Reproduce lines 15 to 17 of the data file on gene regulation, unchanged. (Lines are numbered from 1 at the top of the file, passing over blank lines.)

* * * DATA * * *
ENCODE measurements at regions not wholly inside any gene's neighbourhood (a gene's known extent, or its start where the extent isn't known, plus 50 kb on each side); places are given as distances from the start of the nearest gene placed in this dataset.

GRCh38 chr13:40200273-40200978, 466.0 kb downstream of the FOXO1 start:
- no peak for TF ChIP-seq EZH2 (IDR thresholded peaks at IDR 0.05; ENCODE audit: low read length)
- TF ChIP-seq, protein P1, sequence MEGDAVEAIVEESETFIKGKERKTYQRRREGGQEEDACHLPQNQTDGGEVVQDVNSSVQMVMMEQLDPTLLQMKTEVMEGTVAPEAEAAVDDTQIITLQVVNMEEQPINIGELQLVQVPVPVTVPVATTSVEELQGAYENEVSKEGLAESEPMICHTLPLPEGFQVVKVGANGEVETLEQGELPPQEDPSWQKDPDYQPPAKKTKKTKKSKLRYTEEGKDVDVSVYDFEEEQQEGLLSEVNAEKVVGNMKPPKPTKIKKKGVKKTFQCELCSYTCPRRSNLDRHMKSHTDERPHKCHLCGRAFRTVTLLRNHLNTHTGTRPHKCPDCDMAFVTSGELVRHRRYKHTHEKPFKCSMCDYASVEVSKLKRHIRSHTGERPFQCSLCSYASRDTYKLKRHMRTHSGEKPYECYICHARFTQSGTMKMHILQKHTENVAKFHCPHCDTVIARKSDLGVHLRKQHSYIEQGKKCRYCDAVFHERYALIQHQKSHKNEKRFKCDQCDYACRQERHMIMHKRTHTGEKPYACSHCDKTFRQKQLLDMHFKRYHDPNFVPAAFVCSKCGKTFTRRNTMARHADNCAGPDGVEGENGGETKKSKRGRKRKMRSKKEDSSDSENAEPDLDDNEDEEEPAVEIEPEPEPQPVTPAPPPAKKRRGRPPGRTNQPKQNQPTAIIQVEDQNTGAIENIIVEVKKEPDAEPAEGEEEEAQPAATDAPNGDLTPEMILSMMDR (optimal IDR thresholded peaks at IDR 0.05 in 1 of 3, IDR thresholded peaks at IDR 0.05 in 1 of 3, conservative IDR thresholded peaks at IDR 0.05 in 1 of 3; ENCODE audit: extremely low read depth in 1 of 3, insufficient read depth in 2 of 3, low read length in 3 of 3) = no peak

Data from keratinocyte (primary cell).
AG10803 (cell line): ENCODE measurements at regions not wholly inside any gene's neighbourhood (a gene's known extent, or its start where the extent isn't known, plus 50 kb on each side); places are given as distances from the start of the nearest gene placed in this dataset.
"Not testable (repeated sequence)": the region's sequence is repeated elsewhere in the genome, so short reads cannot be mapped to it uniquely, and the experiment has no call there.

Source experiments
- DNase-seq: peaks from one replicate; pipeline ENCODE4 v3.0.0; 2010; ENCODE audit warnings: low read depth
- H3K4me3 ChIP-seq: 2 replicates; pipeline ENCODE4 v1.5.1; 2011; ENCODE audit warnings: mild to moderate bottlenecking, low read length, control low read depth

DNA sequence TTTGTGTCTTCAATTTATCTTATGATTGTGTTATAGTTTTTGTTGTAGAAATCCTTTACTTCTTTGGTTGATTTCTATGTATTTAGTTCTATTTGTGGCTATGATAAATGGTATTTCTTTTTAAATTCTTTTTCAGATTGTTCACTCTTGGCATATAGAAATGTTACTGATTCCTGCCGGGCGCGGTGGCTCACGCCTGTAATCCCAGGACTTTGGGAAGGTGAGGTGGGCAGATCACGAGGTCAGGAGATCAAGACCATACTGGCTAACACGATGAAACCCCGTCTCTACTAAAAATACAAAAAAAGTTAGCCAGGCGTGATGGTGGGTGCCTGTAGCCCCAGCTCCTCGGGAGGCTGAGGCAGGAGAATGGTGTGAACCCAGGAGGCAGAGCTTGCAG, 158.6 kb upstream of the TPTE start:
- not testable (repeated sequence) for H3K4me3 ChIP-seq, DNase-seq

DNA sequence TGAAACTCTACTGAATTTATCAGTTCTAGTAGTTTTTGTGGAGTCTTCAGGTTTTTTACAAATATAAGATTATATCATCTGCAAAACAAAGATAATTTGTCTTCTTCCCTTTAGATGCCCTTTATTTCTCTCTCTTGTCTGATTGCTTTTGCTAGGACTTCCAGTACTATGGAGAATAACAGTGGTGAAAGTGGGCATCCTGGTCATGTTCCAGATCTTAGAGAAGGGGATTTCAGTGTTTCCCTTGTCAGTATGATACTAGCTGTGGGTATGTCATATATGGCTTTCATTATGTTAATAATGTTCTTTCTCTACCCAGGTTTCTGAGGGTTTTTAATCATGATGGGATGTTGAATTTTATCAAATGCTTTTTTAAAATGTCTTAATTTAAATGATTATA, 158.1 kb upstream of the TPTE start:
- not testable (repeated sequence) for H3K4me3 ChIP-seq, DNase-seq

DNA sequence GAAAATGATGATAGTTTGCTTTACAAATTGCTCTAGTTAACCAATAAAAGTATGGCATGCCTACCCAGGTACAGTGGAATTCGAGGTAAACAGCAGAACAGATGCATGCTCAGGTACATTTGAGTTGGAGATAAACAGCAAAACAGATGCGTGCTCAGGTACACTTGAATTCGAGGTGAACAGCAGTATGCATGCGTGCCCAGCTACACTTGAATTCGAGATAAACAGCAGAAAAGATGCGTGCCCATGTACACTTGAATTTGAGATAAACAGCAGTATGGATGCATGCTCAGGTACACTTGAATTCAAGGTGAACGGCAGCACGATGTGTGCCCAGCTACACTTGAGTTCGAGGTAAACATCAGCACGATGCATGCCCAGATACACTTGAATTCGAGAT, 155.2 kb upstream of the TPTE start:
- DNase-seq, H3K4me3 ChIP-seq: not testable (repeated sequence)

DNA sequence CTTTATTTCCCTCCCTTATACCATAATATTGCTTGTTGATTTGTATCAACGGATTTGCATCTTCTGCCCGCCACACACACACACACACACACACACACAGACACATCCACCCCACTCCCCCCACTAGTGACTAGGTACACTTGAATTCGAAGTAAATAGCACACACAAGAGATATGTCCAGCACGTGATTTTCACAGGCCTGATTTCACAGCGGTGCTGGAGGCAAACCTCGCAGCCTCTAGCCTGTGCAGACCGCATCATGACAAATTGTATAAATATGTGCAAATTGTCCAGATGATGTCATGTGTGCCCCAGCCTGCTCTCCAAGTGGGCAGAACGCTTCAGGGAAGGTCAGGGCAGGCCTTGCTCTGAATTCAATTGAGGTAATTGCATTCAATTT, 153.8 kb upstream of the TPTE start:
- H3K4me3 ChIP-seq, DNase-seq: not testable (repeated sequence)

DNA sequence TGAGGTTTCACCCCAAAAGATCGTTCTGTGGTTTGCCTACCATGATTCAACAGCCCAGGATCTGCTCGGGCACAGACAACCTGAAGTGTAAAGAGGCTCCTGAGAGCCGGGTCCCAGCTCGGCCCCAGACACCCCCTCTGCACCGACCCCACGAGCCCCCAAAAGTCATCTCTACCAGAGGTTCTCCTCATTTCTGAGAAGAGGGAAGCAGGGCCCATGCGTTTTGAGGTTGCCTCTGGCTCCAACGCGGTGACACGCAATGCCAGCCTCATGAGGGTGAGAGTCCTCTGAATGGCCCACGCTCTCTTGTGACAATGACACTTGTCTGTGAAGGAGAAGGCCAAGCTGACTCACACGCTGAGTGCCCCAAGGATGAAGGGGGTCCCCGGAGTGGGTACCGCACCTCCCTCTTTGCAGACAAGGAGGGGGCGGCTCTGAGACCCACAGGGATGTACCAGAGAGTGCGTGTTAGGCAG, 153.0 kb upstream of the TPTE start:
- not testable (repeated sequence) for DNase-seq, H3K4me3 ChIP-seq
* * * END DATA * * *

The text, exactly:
DNA sequence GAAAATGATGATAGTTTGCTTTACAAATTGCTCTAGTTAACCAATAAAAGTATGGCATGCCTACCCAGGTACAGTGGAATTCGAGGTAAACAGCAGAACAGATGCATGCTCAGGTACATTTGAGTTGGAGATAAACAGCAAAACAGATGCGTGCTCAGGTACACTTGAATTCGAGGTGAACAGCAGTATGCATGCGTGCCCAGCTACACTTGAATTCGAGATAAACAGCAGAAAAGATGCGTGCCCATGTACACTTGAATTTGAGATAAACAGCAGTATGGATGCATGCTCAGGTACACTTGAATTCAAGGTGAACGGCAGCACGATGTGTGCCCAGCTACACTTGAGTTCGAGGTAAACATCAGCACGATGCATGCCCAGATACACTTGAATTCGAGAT, 155.2 kb upstream of the TPTE start:
- DNase-seq, H3K4me3 ChIP-seq: not testable (repeated sequence)

DNA sequence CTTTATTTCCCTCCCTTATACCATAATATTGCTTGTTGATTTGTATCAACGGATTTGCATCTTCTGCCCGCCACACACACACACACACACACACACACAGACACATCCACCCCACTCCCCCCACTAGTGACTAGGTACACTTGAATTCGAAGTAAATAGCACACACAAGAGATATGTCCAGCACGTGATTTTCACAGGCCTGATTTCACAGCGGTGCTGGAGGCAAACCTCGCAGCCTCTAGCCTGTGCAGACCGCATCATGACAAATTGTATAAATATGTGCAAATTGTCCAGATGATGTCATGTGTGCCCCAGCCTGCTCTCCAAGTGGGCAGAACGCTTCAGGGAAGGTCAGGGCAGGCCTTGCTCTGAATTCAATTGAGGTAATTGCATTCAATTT, 153.8 kb upstream of the TPTE start: